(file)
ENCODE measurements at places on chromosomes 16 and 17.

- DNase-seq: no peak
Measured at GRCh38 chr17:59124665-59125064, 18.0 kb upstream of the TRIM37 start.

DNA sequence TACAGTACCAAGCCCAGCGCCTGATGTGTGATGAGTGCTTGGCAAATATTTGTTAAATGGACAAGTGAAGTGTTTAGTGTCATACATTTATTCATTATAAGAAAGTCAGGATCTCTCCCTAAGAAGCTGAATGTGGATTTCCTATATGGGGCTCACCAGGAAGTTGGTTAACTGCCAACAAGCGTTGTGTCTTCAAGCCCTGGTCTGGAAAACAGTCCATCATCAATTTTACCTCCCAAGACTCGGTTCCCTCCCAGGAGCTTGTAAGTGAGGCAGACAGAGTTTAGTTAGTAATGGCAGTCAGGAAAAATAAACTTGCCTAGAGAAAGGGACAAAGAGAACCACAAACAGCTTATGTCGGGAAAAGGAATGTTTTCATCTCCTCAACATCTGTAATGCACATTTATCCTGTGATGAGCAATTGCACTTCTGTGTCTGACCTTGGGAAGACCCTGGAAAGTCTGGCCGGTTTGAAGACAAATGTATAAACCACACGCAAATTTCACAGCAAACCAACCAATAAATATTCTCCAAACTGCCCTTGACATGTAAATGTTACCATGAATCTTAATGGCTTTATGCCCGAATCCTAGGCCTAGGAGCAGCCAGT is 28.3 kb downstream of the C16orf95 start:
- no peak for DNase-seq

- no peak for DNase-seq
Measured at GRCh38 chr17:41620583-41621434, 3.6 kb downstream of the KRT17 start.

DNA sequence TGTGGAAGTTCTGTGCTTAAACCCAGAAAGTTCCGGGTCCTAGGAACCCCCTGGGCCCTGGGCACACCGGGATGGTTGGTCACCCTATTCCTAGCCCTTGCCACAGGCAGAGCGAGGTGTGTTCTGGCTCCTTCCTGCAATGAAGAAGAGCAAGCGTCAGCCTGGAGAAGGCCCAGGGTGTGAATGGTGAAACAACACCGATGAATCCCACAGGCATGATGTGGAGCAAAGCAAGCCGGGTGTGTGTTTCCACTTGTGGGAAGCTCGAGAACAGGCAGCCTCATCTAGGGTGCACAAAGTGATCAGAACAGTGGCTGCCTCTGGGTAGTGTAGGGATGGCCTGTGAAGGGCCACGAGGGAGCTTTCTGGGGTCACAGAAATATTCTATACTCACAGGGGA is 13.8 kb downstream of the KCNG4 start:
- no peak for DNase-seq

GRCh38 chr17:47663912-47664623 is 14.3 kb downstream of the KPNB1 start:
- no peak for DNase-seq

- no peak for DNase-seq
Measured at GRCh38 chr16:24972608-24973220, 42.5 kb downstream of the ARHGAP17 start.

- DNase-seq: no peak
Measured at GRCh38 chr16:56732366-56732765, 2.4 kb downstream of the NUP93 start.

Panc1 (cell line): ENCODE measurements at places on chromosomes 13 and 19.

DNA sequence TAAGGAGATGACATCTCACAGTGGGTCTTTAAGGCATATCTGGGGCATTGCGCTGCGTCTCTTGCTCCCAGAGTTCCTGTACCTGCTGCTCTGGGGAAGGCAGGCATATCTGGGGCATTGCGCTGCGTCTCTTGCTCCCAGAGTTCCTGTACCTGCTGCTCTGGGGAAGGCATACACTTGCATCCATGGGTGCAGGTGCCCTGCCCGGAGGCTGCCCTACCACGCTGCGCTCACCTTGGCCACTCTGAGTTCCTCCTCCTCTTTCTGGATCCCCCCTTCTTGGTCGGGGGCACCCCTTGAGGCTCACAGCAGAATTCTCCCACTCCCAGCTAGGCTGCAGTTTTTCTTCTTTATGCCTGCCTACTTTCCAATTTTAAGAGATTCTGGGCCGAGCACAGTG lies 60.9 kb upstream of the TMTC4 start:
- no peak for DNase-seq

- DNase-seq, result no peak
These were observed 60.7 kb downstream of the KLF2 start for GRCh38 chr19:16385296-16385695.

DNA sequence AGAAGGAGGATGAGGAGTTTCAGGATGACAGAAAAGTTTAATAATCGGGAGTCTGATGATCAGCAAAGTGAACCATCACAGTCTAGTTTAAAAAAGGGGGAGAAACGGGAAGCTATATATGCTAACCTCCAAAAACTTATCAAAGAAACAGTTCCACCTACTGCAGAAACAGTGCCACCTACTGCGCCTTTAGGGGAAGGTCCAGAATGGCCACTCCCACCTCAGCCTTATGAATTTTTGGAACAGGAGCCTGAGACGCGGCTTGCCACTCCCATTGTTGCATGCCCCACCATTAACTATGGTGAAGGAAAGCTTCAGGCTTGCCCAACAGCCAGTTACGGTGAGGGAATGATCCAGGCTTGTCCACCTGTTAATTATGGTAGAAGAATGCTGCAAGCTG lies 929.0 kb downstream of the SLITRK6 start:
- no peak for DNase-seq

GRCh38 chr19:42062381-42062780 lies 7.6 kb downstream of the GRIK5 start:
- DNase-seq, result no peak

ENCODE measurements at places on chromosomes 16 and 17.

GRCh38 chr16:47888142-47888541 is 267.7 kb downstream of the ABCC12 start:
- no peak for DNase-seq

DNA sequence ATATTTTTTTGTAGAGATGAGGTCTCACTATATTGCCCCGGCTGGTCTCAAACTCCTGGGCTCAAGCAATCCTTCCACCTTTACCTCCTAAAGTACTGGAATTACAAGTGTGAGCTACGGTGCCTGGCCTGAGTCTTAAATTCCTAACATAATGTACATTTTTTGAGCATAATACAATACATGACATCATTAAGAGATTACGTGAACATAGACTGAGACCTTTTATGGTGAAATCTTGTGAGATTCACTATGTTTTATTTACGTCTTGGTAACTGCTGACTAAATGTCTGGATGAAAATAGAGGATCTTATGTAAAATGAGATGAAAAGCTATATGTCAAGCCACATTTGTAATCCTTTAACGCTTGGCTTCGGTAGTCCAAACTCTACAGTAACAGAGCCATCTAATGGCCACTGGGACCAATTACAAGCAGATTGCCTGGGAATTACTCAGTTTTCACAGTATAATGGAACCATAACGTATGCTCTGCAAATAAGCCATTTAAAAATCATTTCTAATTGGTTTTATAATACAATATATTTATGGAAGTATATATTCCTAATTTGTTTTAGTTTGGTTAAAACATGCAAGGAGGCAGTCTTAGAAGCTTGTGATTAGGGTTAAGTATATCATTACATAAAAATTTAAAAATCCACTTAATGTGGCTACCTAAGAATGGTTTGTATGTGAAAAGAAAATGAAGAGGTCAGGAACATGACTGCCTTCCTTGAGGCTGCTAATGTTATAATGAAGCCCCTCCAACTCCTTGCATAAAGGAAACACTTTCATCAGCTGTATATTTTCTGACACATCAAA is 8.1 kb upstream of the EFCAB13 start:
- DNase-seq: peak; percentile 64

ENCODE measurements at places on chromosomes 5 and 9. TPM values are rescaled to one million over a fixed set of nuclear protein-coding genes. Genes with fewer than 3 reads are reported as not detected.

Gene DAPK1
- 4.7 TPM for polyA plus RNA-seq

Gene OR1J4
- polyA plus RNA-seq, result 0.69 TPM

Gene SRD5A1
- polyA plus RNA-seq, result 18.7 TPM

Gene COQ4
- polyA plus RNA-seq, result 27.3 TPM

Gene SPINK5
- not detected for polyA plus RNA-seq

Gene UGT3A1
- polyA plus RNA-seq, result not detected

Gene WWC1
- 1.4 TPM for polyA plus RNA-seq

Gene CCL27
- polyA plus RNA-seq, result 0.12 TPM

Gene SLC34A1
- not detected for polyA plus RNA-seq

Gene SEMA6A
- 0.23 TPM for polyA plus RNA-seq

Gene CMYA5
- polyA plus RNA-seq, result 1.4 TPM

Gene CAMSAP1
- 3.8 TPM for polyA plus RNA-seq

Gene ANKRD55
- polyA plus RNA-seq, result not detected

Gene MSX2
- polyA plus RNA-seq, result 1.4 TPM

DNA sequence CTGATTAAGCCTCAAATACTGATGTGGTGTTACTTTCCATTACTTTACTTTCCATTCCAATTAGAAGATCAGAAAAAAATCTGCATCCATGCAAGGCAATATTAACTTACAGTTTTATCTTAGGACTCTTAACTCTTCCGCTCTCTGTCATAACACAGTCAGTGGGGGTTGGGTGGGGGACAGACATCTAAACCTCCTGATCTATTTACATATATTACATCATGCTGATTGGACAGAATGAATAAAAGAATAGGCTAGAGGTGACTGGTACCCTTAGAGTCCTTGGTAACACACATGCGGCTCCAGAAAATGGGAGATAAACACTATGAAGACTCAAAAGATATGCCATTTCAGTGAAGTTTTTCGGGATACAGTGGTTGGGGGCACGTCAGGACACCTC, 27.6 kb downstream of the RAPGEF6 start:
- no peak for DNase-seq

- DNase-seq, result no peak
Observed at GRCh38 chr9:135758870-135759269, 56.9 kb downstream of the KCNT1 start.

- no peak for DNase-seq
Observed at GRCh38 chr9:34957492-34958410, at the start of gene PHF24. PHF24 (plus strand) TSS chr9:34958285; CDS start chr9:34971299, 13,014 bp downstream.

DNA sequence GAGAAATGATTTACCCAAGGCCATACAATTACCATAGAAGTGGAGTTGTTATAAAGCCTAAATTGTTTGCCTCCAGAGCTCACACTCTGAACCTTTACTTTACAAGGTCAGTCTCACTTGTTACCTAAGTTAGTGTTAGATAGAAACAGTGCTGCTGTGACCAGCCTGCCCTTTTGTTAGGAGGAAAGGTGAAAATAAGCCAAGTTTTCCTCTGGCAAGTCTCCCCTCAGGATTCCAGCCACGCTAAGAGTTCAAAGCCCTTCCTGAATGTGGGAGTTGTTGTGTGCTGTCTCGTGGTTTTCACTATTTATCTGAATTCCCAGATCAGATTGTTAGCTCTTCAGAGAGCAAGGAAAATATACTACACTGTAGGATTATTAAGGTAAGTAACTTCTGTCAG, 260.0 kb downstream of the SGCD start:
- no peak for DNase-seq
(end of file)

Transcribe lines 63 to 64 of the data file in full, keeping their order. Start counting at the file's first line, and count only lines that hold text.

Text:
- no peak for DNase-seq
Observed at GRCh38 chr9:34957492-34958410, at the start of gene PHF24. PHF24 (plus strand) TSS chr9:34958285; CDS start chr9:34971299, 13,014 bp downstream.